A cartoon man offering up flowers to potential e marketing prospects and clients

The following article was first published in St. Louis Small Business Monthly’s April edition

As I drove to my office this morning, I heard a radio advertisement for a local technology firm (let’s call it Acme Technologies) that sells a service I might need. At the end of the ad, the spokesman recited the firm’s toll-free telephone number and said, “Call today to get started.”

“I’m not ready to get started,” I thought. “I may be interested soon, but not today.”

I didn’t call. In a few weeks, if I’m more ready to buy, I may remember the ad and may call the firm. Meanwhile, Acme has no idea I exist and no way to court me further.

Thousands of people heard that ad. Most are like me. We are the maybes. Marketers frequently ignore us.

If you want to sell more, you must court the maybes. I purposely chose that word court to remind you of courtship, as in dating and romance.

Imagine you’re single, looking for a new long-term relationship. You enter a room full of strangers and see someone whom you find attractive. You walk over, introduce yourself, and strike up a conversation. You masterfully deliver some of your best material—funny anecdotes about yourself, details about your high-powered career, evidence of your passionate, yet sensitive side. The stranger is smiling at you, laughing at your jokes, making eye contact, enjoying your company.

And then you deliver the call to action: “Please marry me!”

Whoa, now, Romeo! Not so fast.

Juliet dashes out the door.

Seems crazy, huh? Then why do so many marketers follow the same playbook when courting new leads?

Let’s give Romeo a do-over:

…The stranger is smiling at you, laughing at your jokes, making eye contact, enjoying your company. And then the call to action: “May I have your email. I’ll send you some pictures of my mountain climbing expedition I told you about…”

Juliet is happy to oblige. Will she marry him? Maybe. What are Romeo’s chances? Hard to say. But he’s in the game. He’ll email those pictures to her, invite her to lunch, and see what develops from there.

Now let’s give Acme Technologies a do-over:

…Listeners are enjoying your ad, thinking that your firm offers good products and services. And then the call to action: “Our experts have prepared a special report called 10 Steps You Can Take Today to Reduce Technology Costs and Increase Sales. Go to acmeSTL.com/10 steps to get this free report. Or if you’d like to get started with Acme right away, please call today.”

Listeners are happy to oblige. They go to your website where they enter their names and emails to get the free report. Will they buy? Maybe. What are Acme’s chances? Hard to say. But Acme can now send emails to those maybes and see what develops from there.

Courting is a process, not an event. Same with marketing and sales.

Why does Juliet give Romeo her email? Because she has little to lose. It’s a low-risk action with potential reward. She gets pictures and friendship immediately. And since she may be interested in something more, she’s happy to connect, gradually, with Romeo.

Rather than watching her dash out the door, Romeo now can connect with Juliet, court her further, and hopefully achieve his ultimate goal.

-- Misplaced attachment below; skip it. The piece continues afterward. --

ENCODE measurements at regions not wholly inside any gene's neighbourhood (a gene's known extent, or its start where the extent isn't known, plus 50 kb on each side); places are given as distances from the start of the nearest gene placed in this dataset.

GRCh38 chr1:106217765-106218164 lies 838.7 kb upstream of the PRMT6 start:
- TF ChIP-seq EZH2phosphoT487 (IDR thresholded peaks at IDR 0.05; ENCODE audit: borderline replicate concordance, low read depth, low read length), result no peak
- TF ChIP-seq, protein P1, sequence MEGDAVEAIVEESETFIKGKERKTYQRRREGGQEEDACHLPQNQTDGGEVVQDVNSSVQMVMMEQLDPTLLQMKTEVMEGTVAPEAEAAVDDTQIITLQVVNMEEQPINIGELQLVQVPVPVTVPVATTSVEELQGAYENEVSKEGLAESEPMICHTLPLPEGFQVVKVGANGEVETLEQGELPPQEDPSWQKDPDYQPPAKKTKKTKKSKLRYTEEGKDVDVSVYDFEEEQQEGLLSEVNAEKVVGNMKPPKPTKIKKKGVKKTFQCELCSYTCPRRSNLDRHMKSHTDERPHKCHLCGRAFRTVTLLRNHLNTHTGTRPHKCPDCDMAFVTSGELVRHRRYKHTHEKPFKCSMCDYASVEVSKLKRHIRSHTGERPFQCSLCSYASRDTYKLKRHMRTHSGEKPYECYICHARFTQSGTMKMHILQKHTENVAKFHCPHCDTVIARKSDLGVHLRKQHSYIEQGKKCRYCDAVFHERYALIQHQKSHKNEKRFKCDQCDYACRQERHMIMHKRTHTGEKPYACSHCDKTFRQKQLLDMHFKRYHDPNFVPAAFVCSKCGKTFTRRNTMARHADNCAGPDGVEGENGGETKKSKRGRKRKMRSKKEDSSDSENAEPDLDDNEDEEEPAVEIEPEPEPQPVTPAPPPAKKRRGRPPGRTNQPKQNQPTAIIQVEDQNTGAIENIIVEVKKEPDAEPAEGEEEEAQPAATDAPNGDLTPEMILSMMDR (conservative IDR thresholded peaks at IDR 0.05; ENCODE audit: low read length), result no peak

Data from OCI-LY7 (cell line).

Why does the radio listener enter his email address on Acme’s web site? Because he has little to lose. He gives only his email address (low-risk) and gets a rewarding report in return. Since he may be interested in Acme’s services, he’s happy to connect in this way.

Now Acme can connect with this listener, court him further, and hopefully achieve its ultimate goal. Acme can court this maybe and convert him to a yes.

So how do you court the maybes. Here are a few tips:

Evaluate your marketing content. Review it all—your print advertisements, your brochures, your web site, your broadcast pieces, and so on. Think of the maybes—people interested in the products and services you sell, but not ready to buy. Do your marketing pieces include an explicit call to action for them—something other than buy now?

Give the maybes a reason to say yes. Imagine you’re a maybe and complete this sentence: I’m not ready to buy, but I would be willing to _______________.  What can you put in the blank? Get a free report? Subscribe to a weekly tips column? Receive a free gift? Prospects will give you their contact information if they receive something in return. Present a compelling, explicit call to action that invites the maybes to engage with you.

Plan the courting process. You have Juliet’s email address. Now what? First a lunch date. Then a dinner date. If that goes well, plan a weekend away. Have dinner with your parents when you return. It’s a process, leading hopefully to a lifelong engagement. Sales is the same. You’ve successfully turned a cold lead into a warm prospect who has given you contact information. Now you need to act. What steps will you take?
Of course, the steps will vary depending on your business and resources, but all businesses can do something to court the maybes.

I’ll use my business as an example. MarketVolt is an interactive marketing firm that specializes in email marketing. We recently created a special report called 10 Secrets to Write Email Subject Lines that Sell.

We offer the report here. Visitors must enter their name and email to get the report.

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